It's challenging for you to admit it when something isn't working, yet pride will only get in the way of your success now. Other people have come into your life and are eager to help you along your path. But if you appear too self-sufficient, then there's no place to make a meaningful connection. Although you may be uncomfortable, sharing your vulnerabilities may be the best thing you can do.
Monday, January 19, 2009
My project in developing well in the ole' head, but not so much with the clicky click machine. I'm wishing I was in DC letting my trigger finger feed off all that wonderful energy. I really liking David Walter Banks's multimedia piece on a Georgia marching band traveling to the inauguration for the NYTimes. I'll be witnessing all of tomorrow's excitement from my digital imaging class.
Today, I continue chasing this story in Glouster. I had a wonderful evening last night with some nice folks and am meeting today with a homie there to continue this coming of age discussion. Wish me luck.
Saturday, January 17, 2009
In our photographic essay class with Prof. Stan Alost, we'll be covering the theme of community. Everyone is pretty excited about it. All of us have had to apply a butt ton of critical thinking to make sure we're undertaking a topic that we can address thoroughly and eloquently.
We're also learning how to express what we like about photos using words beyond the conventions of the technical elements of an image. It is understood that it is much more than composition, color and light, but I feel like we tend to turn to those ideas when discuss for one reason or another. Maybe its like its a traditional kind of language between photographers. But there's that need to communicate thoughts to the masses, not just other visual people. It's learning to talk about those things that we respond to inherently in an image. It's something I never realized I had trouble doing.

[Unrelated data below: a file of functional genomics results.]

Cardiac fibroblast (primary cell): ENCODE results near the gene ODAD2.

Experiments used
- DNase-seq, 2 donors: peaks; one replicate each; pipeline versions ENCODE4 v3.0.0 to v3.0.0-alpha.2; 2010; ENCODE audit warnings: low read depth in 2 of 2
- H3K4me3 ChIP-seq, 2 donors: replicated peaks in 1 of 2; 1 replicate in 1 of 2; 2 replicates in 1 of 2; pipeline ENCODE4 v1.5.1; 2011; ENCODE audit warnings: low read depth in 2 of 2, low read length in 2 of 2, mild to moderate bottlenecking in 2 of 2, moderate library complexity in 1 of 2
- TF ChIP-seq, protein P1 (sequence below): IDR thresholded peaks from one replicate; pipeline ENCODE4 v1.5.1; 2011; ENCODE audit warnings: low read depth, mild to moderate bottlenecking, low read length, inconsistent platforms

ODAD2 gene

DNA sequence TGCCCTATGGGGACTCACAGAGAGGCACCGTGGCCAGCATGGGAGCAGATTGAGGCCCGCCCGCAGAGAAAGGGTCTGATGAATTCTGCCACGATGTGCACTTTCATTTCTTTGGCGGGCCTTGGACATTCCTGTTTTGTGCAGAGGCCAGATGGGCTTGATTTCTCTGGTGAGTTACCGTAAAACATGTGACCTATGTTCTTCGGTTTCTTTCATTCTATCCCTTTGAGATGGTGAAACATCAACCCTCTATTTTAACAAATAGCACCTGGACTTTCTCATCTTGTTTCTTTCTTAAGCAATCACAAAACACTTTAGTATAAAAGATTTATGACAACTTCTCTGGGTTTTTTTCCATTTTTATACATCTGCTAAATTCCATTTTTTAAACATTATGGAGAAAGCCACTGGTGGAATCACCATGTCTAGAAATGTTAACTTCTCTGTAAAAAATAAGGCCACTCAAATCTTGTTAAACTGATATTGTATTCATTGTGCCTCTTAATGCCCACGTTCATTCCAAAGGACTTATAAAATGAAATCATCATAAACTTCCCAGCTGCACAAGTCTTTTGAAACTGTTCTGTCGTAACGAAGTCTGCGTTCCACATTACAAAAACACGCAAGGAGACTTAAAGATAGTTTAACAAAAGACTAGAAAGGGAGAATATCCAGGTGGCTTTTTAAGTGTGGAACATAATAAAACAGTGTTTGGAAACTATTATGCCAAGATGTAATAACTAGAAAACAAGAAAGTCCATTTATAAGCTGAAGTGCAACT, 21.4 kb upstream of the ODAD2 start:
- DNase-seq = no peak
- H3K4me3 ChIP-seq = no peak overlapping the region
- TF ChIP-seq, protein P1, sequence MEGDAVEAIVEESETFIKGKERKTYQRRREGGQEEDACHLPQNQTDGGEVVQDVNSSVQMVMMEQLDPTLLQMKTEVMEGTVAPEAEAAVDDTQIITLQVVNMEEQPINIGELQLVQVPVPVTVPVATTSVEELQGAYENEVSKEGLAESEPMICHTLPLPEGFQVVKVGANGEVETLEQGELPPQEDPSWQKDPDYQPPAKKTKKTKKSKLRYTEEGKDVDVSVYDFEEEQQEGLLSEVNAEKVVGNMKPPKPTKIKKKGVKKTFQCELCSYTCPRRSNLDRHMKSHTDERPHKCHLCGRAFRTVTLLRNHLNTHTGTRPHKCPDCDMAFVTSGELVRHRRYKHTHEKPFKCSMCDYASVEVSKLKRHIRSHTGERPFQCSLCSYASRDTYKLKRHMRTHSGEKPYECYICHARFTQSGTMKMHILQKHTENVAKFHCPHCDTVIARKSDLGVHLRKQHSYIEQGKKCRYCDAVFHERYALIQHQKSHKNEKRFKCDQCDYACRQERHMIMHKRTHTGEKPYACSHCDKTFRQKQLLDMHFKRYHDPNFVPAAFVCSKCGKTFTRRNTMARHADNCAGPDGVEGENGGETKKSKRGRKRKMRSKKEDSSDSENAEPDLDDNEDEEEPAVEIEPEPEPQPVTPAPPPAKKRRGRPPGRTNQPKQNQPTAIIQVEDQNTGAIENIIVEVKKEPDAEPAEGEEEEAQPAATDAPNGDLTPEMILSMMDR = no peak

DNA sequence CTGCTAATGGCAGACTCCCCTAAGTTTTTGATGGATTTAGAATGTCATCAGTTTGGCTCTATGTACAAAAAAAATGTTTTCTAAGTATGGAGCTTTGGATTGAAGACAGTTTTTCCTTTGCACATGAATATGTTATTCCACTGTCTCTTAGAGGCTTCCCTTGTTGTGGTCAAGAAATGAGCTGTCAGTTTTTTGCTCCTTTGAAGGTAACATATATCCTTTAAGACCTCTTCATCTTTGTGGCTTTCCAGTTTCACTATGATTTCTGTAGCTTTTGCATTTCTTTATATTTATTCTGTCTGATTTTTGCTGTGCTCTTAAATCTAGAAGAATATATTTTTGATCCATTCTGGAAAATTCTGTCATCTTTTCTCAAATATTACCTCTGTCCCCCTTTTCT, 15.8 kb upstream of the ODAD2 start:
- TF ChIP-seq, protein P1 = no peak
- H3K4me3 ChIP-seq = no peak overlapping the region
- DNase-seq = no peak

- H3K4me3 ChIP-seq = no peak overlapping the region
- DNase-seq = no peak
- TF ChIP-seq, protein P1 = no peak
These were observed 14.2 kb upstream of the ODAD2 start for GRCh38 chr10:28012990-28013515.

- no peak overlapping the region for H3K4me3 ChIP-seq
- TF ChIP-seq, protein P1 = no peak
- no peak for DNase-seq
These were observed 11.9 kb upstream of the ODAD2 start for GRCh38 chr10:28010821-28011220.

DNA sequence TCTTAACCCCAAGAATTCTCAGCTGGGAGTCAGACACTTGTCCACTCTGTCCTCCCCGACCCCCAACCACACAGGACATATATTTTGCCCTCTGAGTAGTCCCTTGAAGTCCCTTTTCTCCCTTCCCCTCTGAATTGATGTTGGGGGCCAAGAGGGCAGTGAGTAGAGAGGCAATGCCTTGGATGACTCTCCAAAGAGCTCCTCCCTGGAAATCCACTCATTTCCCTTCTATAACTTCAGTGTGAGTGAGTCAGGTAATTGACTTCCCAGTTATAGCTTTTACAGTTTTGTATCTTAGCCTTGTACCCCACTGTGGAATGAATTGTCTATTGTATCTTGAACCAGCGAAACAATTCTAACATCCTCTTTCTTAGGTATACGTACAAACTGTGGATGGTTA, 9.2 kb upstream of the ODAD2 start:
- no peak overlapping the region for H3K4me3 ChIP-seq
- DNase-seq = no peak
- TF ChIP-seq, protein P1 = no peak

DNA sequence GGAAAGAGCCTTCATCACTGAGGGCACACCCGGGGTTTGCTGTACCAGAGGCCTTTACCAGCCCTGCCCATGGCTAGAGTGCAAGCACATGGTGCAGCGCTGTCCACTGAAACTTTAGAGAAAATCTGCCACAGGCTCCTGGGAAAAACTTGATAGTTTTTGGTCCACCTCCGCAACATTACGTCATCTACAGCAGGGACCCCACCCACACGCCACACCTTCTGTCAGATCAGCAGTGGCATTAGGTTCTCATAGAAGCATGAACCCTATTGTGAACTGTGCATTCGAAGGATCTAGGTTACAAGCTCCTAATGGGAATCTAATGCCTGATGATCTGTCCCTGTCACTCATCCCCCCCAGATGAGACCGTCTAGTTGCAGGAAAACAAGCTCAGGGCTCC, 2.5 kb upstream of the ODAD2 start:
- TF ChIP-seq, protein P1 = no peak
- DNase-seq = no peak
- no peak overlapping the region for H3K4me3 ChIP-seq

We had this assignment last week to go out and try to just touch on community visually somehow and I wound up in good ole' Glouster, Ohio again. I've been going back there a lot, but with no real game plan. This trip, I went to Moore's Diner and to a Trimble/Nelsonville York JV basketball game. This image is the first I've made in 2009 that I liked.
So for my essay, I was considering trying to focus on the younger part of the community in order to say something about the future of a community that has changed so quickly in the last couple of years. In my poking around, I found that Sonya Hebert sort of did a piece about this already for Soul of Athens a few years back.
Immediate reaction was to be discouraged. I was already sort of feeling silly because of all the great work that has been done on Glouster by Matt Eich (many of his Carry Me Ohio images are from the town) and stuff that class homie Josh Birnbaum worked hard on producing last quarter in the hollows of the town. But I don't know. It has been done?
I had a meeting with Terry, the program director, about my master's project yesterday and we talked about getting over the idea of the "it has been done before" excuse. That there's no problem in continuing and expanding a visual dialogue by 'piggybacking' on other's work. It makes sense what he says. I'm still not 100 percent committed to the idea of this as my expression of community and have yet to really develop a strong mission behind it.
This should be a good weekend of photographing if I stay disciplined and don't spend too much time holding hands with guapo or making grilled soy cheese sandwiches. Here's some more stuff to look at --